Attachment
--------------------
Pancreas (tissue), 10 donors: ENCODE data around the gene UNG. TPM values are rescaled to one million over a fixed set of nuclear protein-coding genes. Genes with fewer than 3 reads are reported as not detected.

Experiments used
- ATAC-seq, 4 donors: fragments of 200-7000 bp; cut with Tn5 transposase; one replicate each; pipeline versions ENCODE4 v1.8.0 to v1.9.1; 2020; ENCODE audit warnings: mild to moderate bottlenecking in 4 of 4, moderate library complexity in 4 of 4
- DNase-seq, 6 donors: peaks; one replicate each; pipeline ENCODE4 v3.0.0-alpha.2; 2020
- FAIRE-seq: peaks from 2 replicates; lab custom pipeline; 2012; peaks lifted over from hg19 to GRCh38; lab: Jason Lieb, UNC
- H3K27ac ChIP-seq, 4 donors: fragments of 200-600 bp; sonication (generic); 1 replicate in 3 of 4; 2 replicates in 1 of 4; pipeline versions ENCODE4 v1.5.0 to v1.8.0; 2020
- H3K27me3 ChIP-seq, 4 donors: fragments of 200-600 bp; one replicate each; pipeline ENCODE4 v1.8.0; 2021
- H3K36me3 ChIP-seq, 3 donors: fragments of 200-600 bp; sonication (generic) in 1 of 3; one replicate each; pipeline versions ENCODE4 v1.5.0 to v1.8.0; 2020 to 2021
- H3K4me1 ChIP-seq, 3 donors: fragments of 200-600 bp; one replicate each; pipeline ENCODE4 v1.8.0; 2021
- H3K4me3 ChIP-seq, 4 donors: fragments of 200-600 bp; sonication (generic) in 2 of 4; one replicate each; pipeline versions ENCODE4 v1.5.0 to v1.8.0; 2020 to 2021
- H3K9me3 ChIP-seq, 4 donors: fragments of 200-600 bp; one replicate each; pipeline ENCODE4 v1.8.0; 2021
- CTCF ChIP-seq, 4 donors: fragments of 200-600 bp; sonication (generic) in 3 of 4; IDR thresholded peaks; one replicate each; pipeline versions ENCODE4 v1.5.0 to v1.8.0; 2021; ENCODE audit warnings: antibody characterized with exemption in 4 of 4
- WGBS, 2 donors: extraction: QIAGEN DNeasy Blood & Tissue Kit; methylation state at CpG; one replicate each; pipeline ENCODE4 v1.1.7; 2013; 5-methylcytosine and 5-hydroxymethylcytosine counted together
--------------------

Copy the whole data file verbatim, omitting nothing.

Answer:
Pancreas (tissue), 10 donors: ENCODE data around the gene UNG. TPM values are rescaled to one million over a fixed set of nuclear protein-coding genes. Genes with fewer than 3 reads are reported as not detected.

Experiments used
- ATAC-seq, 4 donors: fragments of 200-7000 bp; cut with Tn5 transposase; one replicate each; pipeline versions ENCODE4 v1.8.0 to v1.9.1; 2020; ENCODE audit warnings: mild to moderate bottlenecking in 4 of 4, moderate library complexity in 4 of 4
- DNase-seq, 6 donors: peaks; one replicate each; pipeline ENCODE4 v3.0.0-alpha.2; 2020
- FAIRE-seq: peaks from 2 replicates; lab custom pipeline; 2012; peaks lifted over from hg19 to GRCh38; lab: Jason Lieb, UNC
- H3K27ac ChIP-seq, 4 donors: fragments of 200-600 bp; sonication (generic); 1 replicate in 3 of 4; 2 replicates in 1 of 4; pipeline versions ENCODE4 v1.5.0 to v1.8.0; 2020
- H3K27me3 ChIP-seq, 4 donors: fragments of 200-600 bp; one replicate each; pipeline ENCODE4 v1.8.0; 2021
- H3K36me3 ChIP-seq, 3 donors: fragments of 200-600 bp; sonication (generic) in 1 of 3; one replicate each; pipeline versions ENCODE4 v1.5.0 to v1.8.0; 2020 to 2021
- H3K4me1 ChIP-seq, 3 donors: fragments of 200-600 bp; one replicate each; pipeline ENCODE4 v1.8.0; 2021
- H3K4me3 ChIP-seq, 4 donors: fragments of 200-600 bp; sonication (generic) in 2 of 4; one replicate each; pipeline versions ENCODE4 v1.5.0 to v1.8.0; 2020 to 2021
- H3K9me3 ChIP-seq, 4 donors: fragments of 200-600 bp; one replicate each; pipeline ENCODE4 v1.8.0; 2021
- CTCF ChIP-seq, 4 donors: fragments of 200-600 bp; sonication (generic) in 3 of 4; IDR thresholded peaks; one replicate each; pipeline versions ENCODE4 v1.5.0 to v1.8.0; 2021; ENCODE audit warnings: antibody characterized with exemption in 4 of 4
- WGBS, 2 donors: extraction: QIAGEN DNeasy Blood & Tissue Kit; methylation state at CpG; one replicate each; pipeline ENCODE4 v1.1.7; 2013; 5-methylcytosine and 5-hydroxymethylcytosine counted together